Wilderness Safaris, a leading eco-safari company and environmental organization in southern Africa, has opened the doors of its Serra Cafema camp in the most northwestern region of Namibia after the construction of a new building more respectful of the environment.
The camp is part of a joint venture and has been designed with respect for the culture and traditions of the Himba people. Serra Cafema, thanks to its location in one of the most remote areas of southern Africa, on an island located on the banks of the Kunene River in the Hartmann Valley, allows guests to experience unique experiences in a desert region exceptional.
Serra Cafema is part of a joint venture between Wilderness Safaris and the 300,000-acre Marienfluss Conservancy, which is primarily owned by one of the world’s last semi-nomadic tribes, the Himba.
The camp has a deeper purpose. “In addition to luxurious accommodations and regional hospitality, the goal is to explore and preserve the vast and wild Kunene region, to better understand the ancient and vibrant culture of the Himba and to protect it. This allows Serra Cafema’s customers to connect to themselves and the Earth. This is precisely what defines the luxury of space and solitude as well as the value of unique experiences, “said Alexandra Margull, Executive Director of Wilderness Safaris Namibia.
Close connection with Himba culture
The relationship with nature and the surrounding culture has played an important role in the history of Serra Cafema since its beginnings and has gradually intensified over the years. The current camp follows new standards: true to the sustainable concept of Wilderness Safaris, Serra Cafema is environmentally friendly and designed in honor of the Himba culture. The structure of the main area is reminiscent of a Himba village. All of the camp buildings are interconnected by different outdoor spaces, creating private retreats. Existing trees have been preserved thanks to a special arrangement and are used to shade naturally.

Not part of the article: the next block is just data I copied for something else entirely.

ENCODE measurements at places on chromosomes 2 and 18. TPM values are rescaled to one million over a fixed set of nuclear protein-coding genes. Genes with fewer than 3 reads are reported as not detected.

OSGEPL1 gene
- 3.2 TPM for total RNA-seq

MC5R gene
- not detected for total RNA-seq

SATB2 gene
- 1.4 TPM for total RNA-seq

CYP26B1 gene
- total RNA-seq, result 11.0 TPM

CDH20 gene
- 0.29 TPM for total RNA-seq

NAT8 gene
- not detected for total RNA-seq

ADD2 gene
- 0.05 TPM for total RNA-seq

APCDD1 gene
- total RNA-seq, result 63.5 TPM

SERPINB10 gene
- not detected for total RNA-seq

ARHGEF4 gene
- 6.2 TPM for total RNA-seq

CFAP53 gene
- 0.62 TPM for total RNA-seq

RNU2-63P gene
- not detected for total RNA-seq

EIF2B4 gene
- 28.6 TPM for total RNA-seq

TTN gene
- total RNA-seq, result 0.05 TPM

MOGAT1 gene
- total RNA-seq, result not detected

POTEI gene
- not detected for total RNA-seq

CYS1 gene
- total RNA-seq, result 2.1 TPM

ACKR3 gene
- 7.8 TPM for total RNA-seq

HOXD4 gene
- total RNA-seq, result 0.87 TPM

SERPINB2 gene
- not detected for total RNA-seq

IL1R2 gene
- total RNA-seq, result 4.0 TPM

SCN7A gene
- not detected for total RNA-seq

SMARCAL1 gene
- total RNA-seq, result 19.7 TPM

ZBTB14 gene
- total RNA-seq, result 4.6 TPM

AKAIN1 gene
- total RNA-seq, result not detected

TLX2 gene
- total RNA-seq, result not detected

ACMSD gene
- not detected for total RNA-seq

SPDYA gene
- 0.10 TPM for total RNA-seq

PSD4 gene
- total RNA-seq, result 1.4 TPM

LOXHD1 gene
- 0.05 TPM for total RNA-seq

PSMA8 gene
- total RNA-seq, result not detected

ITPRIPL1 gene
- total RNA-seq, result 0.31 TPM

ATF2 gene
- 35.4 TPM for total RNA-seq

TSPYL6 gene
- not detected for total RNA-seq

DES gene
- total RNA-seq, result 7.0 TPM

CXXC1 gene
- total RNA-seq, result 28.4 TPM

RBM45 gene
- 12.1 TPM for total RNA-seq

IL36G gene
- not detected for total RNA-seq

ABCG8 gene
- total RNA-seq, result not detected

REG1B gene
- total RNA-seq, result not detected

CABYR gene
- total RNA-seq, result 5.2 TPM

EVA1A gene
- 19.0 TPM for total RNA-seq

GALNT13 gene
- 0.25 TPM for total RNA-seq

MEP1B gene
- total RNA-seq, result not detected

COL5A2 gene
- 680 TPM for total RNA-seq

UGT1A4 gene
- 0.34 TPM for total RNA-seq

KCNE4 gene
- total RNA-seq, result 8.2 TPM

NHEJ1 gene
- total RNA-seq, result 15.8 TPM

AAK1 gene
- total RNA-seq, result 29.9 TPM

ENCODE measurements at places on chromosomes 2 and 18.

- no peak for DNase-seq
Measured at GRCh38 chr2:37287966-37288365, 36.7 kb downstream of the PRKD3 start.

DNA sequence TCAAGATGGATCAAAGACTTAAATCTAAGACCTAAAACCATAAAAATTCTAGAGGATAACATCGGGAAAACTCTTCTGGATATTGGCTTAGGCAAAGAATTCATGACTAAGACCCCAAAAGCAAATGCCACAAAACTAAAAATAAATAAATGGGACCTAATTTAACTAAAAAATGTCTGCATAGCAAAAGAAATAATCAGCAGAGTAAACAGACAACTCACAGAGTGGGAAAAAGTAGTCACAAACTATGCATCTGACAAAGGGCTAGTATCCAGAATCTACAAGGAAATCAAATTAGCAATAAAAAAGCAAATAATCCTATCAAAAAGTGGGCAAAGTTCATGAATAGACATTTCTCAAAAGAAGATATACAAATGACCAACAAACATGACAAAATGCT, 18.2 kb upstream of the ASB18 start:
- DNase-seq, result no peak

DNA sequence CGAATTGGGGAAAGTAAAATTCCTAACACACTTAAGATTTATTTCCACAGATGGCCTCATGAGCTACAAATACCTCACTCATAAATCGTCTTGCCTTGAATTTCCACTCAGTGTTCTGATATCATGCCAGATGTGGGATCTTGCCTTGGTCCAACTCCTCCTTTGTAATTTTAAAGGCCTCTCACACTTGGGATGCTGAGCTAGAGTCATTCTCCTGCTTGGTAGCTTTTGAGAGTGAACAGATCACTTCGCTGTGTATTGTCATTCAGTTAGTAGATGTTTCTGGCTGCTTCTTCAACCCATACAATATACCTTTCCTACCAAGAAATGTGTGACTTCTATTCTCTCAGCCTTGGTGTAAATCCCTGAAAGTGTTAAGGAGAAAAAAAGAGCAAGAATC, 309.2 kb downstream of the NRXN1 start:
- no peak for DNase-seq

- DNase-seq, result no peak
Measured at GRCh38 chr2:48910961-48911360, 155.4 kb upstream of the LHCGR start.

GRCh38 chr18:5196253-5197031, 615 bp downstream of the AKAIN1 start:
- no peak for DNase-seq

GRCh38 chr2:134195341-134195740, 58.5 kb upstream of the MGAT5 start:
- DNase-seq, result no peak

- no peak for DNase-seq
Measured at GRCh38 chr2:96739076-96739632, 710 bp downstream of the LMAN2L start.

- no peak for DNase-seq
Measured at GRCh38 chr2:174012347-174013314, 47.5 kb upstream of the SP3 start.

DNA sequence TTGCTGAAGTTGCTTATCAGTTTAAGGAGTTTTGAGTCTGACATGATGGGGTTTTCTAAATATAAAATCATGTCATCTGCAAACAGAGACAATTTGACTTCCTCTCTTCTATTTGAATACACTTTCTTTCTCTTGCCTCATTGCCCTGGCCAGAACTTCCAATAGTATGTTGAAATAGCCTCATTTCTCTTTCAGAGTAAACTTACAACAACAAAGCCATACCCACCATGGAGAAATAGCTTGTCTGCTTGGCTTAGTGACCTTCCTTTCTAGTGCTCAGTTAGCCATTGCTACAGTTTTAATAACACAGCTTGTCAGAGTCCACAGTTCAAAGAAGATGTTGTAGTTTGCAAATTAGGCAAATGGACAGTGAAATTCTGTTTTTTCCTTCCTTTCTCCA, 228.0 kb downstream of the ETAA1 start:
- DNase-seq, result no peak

Windhoek architect Karen Munting of Munting Rechholtz Architects is responsible for the architecture of the new Serra Cafema, while interior designer Liezl Louw of Beyond Design is responsible for the interior design of the camp.
View of a river in the middle of the desert
The eight spacious and luxurious rooms overlook the Kunene River and the Angolan mountains in the distance. They feature a lowered seating area, an extra bed and indoor and outdoor showers. A large private terrace in each room reveals the surreal image of a river in the middle of the desert, creating moments of breathtaking private dining.
The main area also overlooks the river and has a seating area ideal for stargazing. Natural materials throughout the camp reflect the environment and adjacent trench stones have been incorporated into the walls and structures. The design is comfortable, modern, combines new elements while retaining the soul of the old camp Serra Cafema.
Support local businesses and workers
Camp details come from local businesses and illustrate the commitment to support regional providers. The tables in the dining room were built by young artisans from TABLED, a social enterprise that integrates orphans in furniture construction and offers them a future. The harmony with the Himba culture is reflected in every detail: the leather on the menus menu, wines and rooms reminds the wearing of leather Himba tradition. The cards are made in a Windhoek-based company that creates training and creates jobs for unskilled local workers. The exclusive bathroom line for Serra Cafema comes from the local Mbiri company. And in collaboration with Himba women, Mbiri has developed a range of
products based on the tradition of sustainable harvest of grapes from the Omumbiri tree and its use as a fragrance. Materials left after camp construction were donated to the Marienflussconservancy to support local schools.
Sustainability and conservation of nature as an objective
Serra Cafemas focuses on the ongoing protection of biodiversity in this region of origin and on the positive influence on the members of Marienfluss Conservancy. Serra Cafema is 100% solar powered and is in line with Wilderness Safaris’ commitment to reduce its environmental footprint. On the other hand, Wilderness Safaris has set itself the goal of restoring the island on which Serra Cafema sits and planting endemic tree species.
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